“Students’ block? Three of you, pay 400 naira” he replied immediately.
“No. It is not in the students’ block. You are a covetous kidnapper! Ritualist! Carry the three of us and disappear with us. See your nose like rotten guava,” Pheya clapped at him. The motorcyclist looked in the mirror to see his nose. Fumbi tried calming her down but she snapped at her too. The motorcyclist rode away, a lot embarrassed. Pheya was one canister of gun powder waiting to explode.
They flagged down a cab that took them to E19. It was a long drive.
“Seems the estate’s E block is a student block after all”, Janet stated the obvious to chide Pheya. Pheya shrugged her shoulders. Like every other evening in the Estate, the serenity and peace were appealing. The moon was emerging as a beautiful bride, catching a glimpse of the setting sun on the far end of the horizon. The sepia filter was augmented by the orange beam from the streetlights. Across the road, there were three cars parked.
Seeing the cars, Janet stood, startled, pointing at a black Toyota Matrix car.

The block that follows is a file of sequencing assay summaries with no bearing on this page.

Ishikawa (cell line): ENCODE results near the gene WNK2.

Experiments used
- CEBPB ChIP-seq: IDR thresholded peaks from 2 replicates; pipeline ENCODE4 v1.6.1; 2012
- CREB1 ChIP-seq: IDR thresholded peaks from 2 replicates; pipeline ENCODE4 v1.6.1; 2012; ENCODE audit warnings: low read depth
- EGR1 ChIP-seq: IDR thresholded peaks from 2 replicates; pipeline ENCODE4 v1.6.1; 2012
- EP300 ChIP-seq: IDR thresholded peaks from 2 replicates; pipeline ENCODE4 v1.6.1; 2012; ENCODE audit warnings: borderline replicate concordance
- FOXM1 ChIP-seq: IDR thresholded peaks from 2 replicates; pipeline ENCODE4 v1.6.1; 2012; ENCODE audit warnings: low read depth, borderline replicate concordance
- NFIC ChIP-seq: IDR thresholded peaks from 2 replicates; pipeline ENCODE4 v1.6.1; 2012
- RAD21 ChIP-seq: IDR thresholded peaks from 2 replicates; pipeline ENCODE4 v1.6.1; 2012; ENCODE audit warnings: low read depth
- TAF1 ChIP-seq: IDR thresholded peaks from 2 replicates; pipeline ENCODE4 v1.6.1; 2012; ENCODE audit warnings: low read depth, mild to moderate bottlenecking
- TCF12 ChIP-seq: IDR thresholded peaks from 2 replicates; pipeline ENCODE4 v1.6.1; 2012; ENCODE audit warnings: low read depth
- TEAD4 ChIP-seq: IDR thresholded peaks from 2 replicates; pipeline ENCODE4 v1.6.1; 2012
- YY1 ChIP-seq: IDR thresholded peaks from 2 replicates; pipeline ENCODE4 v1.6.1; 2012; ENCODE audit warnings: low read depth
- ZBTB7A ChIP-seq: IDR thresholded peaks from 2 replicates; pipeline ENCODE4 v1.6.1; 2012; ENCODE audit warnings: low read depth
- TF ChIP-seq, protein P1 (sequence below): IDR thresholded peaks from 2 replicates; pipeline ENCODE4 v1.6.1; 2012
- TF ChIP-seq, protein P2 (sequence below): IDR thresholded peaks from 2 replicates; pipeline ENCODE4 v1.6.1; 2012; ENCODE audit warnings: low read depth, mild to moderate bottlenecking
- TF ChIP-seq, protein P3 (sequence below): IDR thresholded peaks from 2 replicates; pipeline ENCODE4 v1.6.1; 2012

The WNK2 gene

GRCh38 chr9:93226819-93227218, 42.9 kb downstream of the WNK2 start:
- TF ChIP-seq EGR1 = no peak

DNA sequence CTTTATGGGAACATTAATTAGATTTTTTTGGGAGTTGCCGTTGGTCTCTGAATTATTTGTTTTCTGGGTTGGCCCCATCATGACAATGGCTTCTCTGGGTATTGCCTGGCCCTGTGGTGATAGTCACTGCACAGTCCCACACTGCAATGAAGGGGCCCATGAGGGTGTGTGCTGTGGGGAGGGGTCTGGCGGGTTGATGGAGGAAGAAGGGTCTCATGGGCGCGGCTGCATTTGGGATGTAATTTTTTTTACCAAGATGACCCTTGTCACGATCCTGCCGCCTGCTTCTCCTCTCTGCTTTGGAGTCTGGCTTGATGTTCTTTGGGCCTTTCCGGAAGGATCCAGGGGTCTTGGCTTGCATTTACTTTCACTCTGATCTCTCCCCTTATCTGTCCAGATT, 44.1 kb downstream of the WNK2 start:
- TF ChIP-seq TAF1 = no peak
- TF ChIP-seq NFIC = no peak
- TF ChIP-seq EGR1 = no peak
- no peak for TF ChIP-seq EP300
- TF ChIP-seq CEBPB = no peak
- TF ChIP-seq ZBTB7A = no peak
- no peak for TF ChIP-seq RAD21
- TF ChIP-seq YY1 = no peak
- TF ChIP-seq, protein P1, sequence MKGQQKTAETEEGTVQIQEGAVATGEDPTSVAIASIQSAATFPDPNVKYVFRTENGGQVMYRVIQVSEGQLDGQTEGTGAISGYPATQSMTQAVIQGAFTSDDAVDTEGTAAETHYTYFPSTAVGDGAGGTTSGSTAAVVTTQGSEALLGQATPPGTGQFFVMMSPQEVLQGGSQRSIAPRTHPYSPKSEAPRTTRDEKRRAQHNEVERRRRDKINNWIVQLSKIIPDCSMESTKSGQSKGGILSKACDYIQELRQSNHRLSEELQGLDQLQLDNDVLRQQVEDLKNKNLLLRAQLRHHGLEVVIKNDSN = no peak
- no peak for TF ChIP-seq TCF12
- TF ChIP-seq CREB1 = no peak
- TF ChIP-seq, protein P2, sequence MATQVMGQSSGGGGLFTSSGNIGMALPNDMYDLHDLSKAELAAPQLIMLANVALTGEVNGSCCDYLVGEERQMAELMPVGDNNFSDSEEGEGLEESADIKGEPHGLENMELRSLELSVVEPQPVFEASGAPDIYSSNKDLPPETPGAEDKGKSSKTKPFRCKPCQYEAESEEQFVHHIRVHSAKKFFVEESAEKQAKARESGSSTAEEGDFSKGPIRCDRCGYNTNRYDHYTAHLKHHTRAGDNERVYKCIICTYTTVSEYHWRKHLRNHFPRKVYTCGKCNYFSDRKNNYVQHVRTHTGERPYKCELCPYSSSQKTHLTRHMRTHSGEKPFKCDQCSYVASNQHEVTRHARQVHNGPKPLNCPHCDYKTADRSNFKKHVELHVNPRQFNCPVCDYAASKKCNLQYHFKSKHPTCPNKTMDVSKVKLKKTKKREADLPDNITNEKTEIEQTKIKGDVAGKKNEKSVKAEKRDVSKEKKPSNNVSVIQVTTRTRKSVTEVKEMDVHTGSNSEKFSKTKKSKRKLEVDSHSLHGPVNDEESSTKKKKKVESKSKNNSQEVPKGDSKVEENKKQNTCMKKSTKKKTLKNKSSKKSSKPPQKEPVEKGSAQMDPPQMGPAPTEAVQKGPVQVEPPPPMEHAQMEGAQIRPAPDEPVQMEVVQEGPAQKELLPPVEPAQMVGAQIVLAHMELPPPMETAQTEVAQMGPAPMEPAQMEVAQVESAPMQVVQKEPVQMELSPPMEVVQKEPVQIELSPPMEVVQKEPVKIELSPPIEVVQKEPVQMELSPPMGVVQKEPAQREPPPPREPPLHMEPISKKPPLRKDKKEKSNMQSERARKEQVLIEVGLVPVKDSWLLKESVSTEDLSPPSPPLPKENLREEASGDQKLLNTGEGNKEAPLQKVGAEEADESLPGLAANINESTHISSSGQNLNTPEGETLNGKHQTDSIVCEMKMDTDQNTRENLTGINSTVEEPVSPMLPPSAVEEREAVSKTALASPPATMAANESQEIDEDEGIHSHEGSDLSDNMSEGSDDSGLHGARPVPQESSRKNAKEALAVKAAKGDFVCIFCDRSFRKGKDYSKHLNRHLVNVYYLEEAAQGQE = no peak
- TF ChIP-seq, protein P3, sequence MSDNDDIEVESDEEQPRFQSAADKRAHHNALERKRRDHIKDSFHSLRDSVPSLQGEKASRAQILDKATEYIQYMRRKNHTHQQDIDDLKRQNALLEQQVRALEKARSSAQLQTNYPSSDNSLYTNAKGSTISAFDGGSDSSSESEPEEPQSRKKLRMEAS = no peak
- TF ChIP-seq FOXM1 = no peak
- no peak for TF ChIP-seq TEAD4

“Don’t be scared yet. It is not the same car”, Pheya told her, trying to ease her of the tension
“How would you know?” Janet asked.
“The one that was following us has a Lagos-registered number plate. This says Edo State”.
Janet was relieved. The plan that night was to have one last turn up before the approaching exams would end their social life. For Janet, she hoped to get the whole sticky note burden off her chest. They were late for the party already but it did not seem like anything was going on in Tumininu’s Uncle’s house yet. The closer Janet and Pheya got to the door, the slower they worked. The ambience seemed wrong to them. The outdoor lights were out cold but the street light did enough.
Unlike the typically reserved Fumbi, she was way ahead of the girls and with more life.
Fumbi had barely touched the door when it opened. It gave a loud creak. Funbi stepped back tipping over Pheya’s leg. Janet supported her from falling.